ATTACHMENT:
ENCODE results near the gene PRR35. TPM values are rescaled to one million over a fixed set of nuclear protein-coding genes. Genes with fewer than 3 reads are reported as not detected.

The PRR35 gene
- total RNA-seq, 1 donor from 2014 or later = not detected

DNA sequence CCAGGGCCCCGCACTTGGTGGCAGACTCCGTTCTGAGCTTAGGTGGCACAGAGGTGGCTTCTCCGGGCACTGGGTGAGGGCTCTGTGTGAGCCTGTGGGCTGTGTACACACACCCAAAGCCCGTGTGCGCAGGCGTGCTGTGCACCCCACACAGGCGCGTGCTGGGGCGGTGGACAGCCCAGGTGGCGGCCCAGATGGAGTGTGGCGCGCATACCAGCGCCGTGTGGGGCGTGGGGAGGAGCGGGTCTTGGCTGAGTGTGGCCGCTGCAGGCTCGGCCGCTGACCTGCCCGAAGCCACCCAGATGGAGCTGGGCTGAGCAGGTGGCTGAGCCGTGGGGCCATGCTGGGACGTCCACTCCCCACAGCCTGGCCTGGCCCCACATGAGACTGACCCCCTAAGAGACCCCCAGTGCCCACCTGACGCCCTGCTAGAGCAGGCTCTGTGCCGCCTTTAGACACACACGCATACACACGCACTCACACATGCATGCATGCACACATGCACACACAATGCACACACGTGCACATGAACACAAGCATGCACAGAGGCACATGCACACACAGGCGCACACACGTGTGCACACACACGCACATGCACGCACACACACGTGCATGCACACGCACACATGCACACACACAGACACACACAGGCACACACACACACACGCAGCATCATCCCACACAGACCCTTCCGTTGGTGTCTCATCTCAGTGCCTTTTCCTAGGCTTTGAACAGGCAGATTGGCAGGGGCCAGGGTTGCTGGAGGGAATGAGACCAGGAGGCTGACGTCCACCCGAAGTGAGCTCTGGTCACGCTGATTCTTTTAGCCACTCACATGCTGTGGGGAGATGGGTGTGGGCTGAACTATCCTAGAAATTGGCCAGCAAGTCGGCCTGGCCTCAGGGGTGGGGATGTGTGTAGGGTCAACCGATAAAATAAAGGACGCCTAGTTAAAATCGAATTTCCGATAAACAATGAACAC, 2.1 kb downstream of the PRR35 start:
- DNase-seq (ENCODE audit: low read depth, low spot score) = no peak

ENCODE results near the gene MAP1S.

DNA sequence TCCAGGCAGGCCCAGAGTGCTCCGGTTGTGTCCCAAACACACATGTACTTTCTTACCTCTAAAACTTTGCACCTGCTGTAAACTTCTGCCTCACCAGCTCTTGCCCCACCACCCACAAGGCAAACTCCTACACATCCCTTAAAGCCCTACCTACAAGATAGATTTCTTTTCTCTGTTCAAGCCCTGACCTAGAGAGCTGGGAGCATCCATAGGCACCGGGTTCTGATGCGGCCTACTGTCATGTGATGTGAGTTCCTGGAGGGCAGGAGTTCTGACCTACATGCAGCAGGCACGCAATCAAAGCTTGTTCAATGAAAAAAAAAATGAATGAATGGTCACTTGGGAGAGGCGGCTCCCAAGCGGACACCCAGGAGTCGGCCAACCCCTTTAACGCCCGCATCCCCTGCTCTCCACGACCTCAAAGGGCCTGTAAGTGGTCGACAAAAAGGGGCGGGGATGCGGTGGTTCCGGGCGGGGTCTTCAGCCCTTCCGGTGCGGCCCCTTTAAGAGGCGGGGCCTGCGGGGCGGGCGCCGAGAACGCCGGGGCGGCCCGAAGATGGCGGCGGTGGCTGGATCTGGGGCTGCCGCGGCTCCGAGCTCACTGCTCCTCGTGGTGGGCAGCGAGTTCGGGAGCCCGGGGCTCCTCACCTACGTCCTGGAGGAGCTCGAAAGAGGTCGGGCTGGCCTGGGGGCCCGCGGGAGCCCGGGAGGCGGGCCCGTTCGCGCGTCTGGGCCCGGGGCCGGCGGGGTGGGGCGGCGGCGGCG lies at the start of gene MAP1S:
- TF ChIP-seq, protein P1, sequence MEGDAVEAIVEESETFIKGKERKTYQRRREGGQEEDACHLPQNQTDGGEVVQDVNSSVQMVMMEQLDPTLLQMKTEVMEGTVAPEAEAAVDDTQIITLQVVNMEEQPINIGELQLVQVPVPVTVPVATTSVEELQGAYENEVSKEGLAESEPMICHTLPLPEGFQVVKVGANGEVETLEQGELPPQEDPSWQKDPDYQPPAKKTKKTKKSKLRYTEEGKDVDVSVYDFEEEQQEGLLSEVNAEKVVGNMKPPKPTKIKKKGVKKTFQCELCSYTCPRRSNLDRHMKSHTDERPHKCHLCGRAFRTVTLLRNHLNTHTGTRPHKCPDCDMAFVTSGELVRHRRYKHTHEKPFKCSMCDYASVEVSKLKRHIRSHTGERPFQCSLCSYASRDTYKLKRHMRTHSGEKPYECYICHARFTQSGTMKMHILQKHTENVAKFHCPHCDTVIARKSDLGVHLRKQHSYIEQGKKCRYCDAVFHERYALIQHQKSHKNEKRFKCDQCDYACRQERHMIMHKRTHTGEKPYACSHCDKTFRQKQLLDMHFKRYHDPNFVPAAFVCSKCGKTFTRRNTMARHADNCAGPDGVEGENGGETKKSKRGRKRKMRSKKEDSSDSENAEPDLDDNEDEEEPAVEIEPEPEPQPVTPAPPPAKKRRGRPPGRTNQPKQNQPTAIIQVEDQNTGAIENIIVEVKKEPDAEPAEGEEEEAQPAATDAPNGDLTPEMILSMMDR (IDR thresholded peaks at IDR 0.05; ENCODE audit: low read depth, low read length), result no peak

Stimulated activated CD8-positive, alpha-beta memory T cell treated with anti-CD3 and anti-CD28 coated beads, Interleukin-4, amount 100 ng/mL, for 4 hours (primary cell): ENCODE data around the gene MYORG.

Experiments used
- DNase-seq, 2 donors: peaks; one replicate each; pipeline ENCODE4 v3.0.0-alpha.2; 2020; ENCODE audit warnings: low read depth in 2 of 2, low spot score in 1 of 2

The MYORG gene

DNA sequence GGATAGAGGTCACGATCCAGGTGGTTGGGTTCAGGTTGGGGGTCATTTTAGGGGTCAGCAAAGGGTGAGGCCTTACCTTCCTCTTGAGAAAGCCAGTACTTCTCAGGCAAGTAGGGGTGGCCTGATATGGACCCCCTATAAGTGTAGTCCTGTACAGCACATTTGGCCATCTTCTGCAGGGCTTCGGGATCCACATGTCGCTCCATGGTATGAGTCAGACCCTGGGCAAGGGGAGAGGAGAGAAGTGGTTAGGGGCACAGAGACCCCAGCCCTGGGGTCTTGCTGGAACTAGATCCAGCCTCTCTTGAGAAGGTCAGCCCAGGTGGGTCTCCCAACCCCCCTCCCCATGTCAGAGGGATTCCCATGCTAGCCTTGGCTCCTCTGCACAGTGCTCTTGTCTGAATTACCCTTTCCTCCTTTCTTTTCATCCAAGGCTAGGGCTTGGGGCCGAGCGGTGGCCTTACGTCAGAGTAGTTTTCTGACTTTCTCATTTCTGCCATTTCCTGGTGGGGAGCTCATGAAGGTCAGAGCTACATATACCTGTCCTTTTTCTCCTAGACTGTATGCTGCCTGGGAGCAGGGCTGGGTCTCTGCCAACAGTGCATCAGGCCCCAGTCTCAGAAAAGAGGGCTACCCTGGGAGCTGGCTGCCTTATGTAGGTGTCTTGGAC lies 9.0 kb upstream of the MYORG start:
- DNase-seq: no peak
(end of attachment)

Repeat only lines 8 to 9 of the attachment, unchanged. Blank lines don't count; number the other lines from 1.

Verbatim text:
- TF ChIP-seq, protein P1, sequence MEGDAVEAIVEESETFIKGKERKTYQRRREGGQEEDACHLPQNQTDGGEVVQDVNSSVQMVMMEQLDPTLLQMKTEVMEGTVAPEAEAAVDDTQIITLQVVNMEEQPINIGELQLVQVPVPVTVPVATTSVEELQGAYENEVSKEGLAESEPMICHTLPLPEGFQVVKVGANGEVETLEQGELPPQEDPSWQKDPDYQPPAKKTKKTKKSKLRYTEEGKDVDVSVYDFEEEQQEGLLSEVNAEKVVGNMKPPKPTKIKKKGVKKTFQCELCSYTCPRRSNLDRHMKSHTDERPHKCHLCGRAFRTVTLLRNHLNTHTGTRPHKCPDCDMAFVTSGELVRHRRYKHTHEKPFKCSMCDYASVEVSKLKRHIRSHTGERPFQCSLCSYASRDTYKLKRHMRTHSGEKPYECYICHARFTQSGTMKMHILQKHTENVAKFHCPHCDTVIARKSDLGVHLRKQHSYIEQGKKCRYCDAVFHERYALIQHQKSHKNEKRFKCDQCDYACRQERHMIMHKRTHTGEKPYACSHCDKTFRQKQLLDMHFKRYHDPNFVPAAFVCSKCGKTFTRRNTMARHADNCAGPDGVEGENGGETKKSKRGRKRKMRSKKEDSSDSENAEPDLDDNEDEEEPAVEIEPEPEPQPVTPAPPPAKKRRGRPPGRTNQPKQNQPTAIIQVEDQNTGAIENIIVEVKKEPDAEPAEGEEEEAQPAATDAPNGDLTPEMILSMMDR (IDR thresholded peaks at IDR 0.05; ENCODE audit: low read depth, low read length), result no peak

Stimulated activated CD8-positive, alpha-beta memory T cell treated with anti-CD3 and anti-CD28 coated beads, Interleukin-4, amount 100 ng/mL, for 4 hours (primary cell): ENCODE data around the gene MYORG.